Keeping MMC’s winkly, old chin up is Apacer. In existence since 1997, the old boy has been given a new lease of life with monstrous 1GB and 2GB capacities.
Sneakily, Apacer notes with its announcement that the number of shipping mobile phones with card slots will exceed 246.8m units this year. The number that will be shipping with support for MMC, on the other hand, is somewhat more debateable.
MMC is fast becoming a legacy format with the likes of miniSD and TransFlash coming to the fore but with life still in the old dog to the extent Apacer is proving, I see no need for a sombre trip to the vet’s just yet. Both the 1GB and 2GB MMC cards will be available from March, pricing has yet to be released.
A fan of Ultra-X SD cards? A fan of super fast Ultra-X SD cards? If so, TwinMOS is about to become your new best friend with its latest 2GB, 66x offering. With promised read speeds of up to 10MB/SEC and write speeds of 7.9MB/SEC this Ultra-X SD card promises to be no slouch.
Pricing details and product availability still remain a mystery at present, but judging but the immediacy of the other flash devices announced in the last week I can’t see TwinMOS being slow to market.
Moving away from Flash media, we have new 1in 6GB hard drives on the horizon as well. In fact, Seagate’s drive (pictured above) is not so much on the horizon as docked in port with rumours that it is being used in Apple’s new iPod minis announced yesterday.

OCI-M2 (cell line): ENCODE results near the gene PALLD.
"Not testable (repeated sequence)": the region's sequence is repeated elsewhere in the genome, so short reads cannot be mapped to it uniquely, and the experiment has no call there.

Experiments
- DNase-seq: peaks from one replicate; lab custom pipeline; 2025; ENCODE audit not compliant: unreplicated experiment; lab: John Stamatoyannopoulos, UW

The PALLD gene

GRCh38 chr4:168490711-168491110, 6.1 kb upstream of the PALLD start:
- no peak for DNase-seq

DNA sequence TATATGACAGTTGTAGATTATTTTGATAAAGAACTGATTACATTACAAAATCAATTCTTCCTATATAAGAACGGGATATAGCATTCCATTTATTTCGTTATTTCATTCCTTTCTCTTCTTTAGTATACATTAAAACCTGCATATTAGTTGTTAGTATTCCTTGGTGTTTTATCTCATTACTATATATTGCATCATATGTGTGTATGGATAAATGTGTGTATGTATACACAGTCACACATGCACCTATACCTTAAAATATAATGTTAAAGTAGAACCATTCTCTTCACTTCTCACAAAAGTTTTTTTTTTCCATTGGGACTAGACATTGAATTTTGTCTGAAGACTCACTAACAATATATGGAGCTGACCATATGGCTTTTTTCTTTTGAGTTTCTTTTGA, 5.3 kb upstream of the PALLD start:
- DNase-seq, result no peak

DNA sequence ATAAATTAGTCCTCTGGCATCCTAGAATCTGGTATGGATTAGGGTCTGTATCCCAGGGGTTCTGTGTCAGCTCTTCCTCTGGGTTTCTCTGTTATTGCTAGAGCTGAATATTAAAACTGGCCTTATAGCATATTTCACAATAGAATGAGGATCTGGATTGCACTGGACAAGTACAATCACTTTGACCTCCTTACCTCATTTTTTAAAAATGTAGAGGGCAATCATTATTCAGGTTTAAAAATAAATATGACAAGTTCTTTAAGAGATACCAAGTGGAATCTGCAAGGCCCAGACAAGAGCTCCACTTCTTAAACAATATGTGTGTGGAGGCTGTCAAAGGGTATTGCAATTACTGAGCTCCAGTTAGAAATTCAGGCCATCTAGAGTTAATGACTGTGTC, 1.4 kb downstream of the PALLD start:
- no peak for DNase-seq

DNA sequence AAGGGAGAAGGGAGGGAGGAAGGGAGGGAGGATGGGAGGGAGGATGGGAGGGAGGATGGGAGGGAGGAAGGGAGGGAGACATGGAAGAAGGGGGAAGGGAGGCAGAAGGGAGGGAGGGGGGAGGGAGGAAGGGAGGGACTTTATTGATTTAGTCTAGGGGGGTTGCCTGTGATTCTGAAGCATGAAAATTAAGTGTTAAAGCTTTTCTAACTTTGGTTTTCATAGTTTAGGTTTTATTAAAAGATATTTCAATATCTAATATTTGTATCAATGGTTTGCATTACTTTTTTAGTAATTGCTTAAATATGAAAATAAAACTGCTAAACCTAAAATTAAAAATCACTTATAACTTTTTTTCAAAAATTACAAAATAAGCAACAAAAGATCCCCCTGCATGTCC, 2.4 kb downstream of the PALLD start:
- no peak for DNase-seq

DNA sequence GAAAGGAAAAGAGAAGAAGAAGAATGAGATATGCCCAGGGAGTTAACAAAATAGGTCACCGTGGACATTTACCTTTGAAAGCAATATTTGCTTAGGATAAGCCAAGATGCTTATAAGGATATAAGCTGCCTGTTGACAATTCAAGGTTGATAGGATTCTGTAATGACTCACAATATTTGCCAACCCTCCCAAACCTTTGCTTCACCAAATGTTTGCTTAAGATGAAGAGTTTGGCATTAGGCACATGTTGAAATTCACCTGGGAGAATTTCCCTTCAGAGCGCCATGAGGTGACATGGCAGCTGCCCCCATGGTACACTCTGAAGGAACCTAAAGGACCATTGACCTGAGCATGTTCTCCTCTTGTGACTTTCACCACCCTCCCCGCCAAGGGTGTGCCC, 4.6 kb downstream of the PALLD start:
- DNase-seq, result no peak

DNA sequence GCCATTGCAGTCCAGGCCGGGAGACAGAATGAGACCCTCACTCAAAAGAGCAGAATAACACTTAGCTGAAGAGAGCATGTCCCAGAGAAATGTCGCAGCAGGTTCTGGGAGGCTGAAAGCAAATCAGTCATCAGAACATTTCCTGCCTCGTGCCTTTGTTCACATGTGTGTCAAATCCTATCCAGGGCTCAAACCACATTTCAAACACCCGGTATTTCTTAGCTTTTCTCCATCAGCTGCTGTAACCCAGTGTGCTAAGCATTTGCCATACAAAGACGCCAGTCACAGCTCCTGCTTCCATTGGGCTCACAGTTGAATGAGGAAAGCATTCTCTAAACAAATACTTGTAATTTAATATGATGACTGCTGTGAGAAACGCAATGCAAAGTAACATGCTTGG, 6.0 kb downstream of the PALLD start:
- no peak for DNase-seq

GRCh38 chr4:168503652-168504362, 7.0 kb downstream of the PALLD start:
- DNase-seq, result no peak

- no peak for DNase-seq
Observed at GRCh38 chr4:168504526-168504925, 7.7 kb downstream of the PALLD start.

Hitachi’s version, not due for a couple of months, will be available in two interfaces: with a CompactFlash Type II connector or an IDE interface. There will be 128KB of on-board buffer RAM and the 3600rpm drive purports an average seek time of 12ms.
Details of Seagate’s product, the latest in its line of ST1 drives, were not revealed with its announcement.
As always, a handy knock on effect from the new 6GB 1in hard drives will be price cuts to the 4GB range with Hitachi announcing it will slash prices by up to 60 per cent. It also offered a tasty tid-bit for the future, confirming it will release a 10GB drive 20 per cent smaller than the current 1in format later in the year.
The race between solid state memory and hard disk continues…